“Sleep apnea is a known risk factor for ischemic stroke and TIA. Moreover, sleep apnea is known to be very common among patients with stroke and TIA — about two thirds of stroke/TIA patients have sleep apnea,” Bravata said.
Investigators found that in the current study, the prevalence of OSA was similar; OSA affected 69% of the control group, 74% of the standard intervention group, and 80% of the enhanced treatment group.
Because not all participants had sleep apnea, the researchers assessed outcomes in both the subset who had OSA (an as-treated analysis) and the total study population (intent-to-treat [ITT] analysis).
Median CPAP use was 4.5 hours per night for both the standard-treatment and enhanced-protocol groups. The enhanced protocol did not improve long-term CPAP adherence compared with the standard protocol.
In the full study population (41% women, 36% black), 80% experienced stroke as their index event. All participants underwent brain imaging within 48 hours of symptom onset.
In the as-treated analysis, increasing CPAP use was associated with NIHSS score and functional (Modified Ranking Scale) improvements.
Table. Outcomes Associated With CPAP Treatment
|No or Poor CPAP Use||Mean Change||Some CPAP Use||Mean Change||Good CPAP Use||Mean Change||Overall P Value|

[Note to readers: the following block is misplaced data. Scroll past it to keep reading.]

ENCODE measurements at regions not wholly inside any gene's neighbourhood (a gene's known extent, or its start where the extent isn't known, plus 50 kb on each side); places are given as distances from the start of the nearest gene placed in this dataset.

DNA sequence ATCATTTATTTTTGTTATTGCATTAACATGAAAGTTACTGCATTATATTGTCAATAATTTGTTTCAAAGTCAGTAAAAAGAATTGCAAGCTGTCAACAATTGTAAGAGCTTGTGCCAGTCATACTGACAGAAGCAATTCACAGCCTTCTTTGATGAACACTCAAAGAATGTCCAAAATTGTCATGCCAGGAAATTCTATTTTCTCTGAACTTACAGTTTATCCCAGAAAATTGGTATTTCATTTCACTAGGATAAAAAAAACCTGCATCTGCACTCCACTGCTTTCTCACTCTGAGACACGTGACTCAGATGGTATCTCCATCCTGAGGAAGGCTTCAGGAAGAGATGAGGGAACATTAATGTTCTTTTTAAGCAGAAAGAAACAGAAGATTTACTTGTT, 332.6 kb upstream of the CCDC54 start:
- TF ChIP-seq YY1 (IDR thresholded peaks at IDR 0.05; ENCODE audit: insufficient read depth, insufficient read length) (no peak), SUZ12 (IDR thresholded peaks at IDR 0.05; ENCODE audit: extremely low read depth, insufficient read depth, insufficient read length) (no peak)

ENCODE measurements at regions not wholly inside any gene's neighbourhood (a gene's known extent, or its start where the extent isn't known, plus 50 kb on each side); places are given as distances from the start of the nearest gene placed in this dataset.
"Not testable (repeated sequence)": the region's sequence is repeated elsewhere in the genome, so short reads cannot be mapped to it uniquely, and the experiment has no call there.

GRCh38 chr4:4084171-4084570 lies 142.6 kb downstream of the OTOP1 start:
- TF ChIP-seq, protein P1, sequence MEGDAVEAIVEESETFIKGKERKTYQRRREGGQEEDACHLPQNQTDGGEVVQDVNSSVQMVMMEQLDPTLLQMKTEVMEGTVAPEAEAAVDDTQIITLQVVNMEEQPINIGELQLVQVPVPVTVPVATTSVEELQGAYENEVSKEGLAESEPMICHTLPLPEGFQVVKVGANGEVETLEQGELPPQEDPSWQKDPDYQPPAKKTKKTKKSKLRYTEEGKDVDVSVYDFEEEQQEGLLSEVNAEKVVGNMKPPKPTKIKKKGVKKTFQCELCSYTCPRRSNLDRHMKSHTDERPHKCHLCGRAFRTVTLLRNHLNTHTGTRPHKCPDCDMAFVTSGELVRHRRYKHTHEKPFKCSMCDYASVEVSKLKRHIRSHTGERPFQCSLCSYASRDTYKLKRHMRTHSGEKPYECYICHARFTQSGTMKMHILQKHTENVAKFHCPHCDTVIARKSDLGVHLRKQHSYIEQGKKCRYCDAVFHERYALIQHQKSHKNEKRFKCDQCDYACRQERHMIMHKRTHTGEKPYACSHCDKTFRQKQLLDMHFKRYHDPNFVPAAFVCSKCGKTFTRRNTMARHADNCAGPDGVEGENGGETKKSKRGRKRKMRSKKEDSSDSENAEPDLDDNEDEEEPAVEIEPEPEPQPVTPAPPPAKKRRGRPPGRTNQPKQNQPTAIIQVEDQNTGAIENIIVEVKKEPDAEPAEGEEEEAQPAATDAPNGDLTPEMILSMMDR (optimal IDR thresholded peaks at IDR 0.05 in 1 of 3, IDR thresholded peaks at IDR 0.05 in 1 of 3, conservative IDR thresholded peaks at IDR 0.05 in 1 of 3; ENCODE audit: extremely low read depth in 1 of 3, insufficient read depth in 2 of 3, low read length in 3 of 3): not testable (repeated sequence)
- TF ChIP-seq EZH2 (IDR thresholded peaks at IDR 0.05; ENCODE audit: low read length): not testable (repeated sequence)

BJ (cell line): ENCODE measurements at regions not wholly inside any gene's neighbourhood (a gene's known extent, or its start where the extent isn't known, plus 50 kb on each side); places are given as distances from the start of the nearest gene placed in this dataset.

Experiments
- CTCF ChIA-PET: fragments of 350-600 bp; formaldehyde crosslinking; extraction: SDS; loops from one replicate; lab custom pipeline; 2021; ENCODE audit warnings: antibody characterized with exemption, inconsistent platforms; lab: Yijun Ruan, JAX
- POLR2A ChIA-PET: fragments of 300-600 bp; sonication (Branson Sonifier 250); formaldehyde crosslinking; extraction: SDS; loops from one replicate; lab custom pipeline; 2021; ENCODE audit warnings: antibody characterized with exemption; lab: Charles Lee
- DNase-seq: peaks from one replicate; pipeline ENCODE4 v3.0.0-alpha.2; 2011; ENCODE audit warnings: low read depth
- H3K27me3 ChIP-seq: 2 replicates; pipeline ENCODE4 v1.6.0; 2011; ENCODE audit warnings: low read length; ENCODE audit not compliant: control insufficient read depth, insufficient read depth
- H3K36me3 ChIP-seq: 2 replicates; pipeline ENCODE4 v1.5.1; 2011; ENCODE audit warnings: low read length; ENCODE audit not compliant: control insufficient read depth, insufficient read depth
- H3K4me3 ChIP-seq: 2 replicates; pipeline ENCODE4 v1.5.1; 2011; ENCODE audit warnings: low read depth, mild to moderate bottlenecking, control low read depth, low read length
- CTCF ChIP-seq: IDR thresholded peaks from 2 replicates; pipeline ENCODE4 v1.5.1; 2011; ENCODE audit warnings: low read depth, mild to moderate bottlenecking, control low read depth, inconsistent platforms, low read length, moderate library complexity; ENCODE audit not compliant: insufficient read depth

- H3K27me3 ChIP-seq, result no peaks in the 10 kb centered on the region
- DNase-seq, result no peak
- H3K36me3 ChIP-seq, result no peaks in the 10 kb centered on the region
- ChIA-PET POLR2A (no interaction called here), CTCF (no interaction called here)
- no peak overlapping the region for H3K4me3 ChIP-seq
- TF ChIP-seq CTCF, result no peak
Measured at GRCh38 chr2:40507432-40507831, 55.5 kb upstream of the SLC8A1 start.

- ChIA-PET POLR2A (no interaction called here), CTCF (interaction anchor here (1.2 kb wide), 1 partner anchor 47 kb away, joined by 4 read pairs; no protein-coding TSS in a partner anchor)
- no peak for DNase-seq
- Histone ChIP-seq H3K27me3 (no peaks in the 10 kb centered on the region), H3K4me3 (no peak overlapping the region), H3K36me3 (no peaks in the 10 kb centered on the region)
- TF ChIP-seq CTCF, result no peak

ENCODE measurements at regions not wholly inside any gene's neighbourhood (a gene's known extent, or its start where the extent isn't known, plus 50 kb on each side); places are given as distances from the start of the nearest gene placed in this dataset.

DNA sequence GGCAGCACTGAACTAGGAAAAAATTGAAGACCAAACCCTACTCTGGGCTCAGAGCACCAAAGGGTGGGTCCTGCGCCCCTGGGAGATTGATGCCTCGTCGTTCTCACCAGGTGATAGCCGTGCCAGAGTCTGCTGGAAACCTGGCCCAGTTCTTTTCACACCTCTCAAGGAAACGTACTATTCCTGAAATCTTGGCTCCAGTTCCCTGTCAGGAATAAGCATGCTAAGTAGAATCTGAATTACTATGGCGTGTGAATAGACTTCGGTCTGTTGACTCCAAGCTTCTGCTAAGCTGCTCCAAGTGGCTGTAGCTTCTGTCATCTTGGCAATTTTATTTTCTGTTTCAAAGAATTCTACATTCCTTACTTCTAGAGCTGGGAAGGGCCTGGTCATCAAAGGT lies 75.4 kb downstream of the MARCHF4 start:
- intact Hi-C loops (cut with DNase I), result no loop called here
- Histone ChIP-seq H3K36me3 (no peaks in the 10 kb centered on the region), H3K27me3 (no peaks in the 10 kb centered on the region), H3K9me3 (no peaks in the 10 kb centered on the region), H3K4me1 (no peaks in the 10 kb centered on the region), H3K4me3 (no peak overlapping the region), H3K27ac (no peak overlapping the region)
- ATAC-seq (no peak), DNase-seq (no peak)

|NIHSS Score||32||-0.6 +/- 2.9||19||-0.9 ±1.4||27||-0.3 ± 1.0||.0064|
|Modified Ranking Scale Score||33||-0.3 +/- 1.5||19||-0.4 ± 1.0||28||-0.9 ± 1.2||.0237|
|Based on as-treated analysis; NIHSS, National Institutes of Health Stroke Scale|
In contrast, in the ITT analysis, improvements in NIHSS score were modest and were similar across the control and intervention groups, the researchers note. The mean and standard deviation results were -0.5 ± 2.1 in the control group, -0.8 ± 1.9 in the standard intervention group, and -0.7 ± 2.1 in the enhanced protocol group (P = .80).
Likewise, the changes in Modified Rankin Scale score did not differ significantly across groups in the ITT analysis: 0.1 ± 1.5 in the control group, -0.6 ± 1.2 in the standard intervention group, and -0.3 ± 1.5 in the enhanced intervention group (P = .60).
A combined recurrent vascular event endpoint included stroke, acute myocardial infarction, unstable angina hospitalization, urgent coronary revascularization, and all-cause mortality. Results showed 13.1 events per 100 person-years of follow-up in the control group and 11.0 such events in the intervention groups.
Six people died during the study period, including two in the control group and four in the enhanced intervention group.
The study results demonstrate that CPAP therapy for patients with ischemic stroke or TIA who have sleep apnea was associated with statistically significant and clinically relevant improvements in neurologic symptoms and functional status, the researchers note.
“If neurologists want to realize the neurological benefits of treating sleep apnea post stroke or post TIA, then they must include sleep apnea management as part of the acute stroke or TIA work-up,” Bravata said.
The researchers add that despite the fact that about three quarters of the patients had OSA, only 8% had sleep apnea as part of usual care. This indicates “that the guideline recommendations to screen and treat for sleep apnea are not being widely implemented,” they write.
The investigators suggest a benefit from adjunctive CPAP therapy.